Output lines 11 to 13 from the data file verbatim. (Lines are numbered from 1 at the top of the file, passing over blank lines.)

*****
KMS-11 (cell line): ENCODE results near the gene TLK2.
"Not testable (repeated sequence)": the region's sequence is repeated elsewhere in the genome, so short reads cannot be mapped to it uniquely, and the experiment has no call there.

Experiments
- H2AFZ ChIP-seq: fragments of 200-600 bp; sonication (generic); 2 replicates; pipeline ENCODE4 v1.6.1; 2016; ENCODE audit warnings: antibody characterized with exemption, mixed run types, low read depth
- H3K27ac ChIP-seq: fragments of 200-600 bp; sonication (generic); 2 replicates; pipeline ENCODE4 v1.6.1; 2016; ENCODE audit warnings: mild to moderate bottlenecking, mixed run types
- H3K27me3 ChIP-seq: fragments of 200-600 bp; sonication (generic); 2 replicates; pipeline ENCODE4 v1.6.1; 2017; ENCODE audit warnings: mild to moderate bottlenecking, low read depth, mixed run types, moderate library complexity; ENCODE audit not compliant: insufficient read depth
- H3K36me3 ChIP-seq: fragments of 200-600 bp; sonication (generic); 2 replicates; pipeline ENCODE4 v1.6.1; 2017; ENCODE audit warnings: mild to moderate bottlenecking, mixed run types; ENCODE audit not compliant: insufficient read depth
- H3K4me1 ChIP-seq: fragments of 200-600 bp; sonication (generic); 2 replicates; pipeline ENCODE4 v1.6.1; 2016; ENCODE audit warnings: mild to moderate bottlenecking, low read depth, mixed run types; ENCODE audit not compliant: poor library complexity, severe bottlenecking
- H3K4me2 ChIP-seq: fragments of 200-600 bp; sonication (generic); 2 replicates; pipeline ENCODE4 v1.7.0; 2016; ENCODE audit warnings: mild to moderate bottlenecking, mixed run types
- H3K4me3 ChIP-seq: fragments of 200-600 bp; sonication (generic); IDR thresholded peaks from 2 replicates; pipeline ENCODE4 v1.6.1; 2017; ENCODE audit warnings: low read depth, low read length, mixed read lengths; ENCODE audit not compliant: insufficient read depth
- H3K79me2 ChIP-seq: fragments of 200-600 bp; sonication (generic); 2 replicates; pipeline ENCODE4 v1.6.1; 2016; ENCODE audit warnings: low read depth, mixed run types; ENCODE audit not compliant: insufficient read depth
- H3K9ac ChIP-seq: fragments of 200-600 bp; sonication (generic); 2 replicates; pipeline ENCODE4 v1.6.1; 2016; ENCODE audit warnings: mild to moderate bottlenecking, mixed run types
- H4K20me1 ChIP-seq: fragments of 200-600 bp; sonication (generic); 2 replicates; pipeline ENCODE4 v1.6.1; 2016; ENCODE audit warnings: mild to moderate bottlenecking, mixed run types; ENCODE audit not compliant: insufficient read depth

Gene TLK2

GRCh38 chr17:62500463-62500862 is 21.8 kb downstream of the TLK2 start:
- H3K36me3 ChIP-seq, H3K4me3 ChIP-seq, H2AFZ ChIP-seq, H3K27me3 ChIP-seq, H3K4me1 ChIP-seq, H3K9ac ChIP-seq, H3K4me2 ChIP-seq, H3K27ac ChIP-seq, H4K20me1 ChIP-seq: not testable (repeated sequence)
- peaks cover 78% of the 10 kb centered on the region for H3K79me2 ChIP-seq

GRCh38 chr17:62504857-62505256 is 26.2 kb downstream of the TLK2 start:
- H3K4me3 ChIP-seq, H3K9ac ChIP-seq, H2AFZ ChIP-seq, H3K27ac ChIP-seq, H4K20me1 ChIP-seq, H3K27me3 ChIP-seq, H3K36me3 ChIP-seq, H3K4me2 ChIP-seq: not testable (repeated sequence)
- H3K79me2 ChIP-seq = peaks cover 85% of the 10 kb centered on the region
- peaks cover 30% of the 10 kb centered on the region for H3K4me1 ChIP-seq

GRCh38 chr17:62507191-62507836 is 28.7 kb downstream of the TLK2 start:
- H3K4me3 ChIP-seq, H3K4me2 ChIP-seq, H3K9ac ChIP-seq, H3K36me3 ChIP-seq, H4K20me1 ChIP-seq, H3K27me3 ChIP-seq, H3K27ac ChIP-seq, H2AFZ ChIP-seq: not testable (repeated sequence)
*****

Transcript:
- H3K79me2 ChIP-seq: fragments of 200-600 bp; sonication (generic); 2 replicates; pipeline ENCODE4 v1.6.1; 2016; ENCODE audit warnings: low read depth, mixed run types; ENCODE audit not compliant: insufficient read depth
- H3K9ac ChIP-seq: fragments of 200-600 bp; sonication (generic); 2 replicates; pipeline ENCODE4 v1.6.1; 2016; ENCODE audit warnings: mild to moderate bottlenecking, mixed run types
- H4K20me1 ChIP-seq: fragments of 200-600 bp; sonication (generic); 2 replicates; pipeline ENCODE4 v1.6.1; 2016; ENCODE audit warnings: mild to moderate bottlenecking, mixed run types; ENCODE audit not compliant: insufficient read depth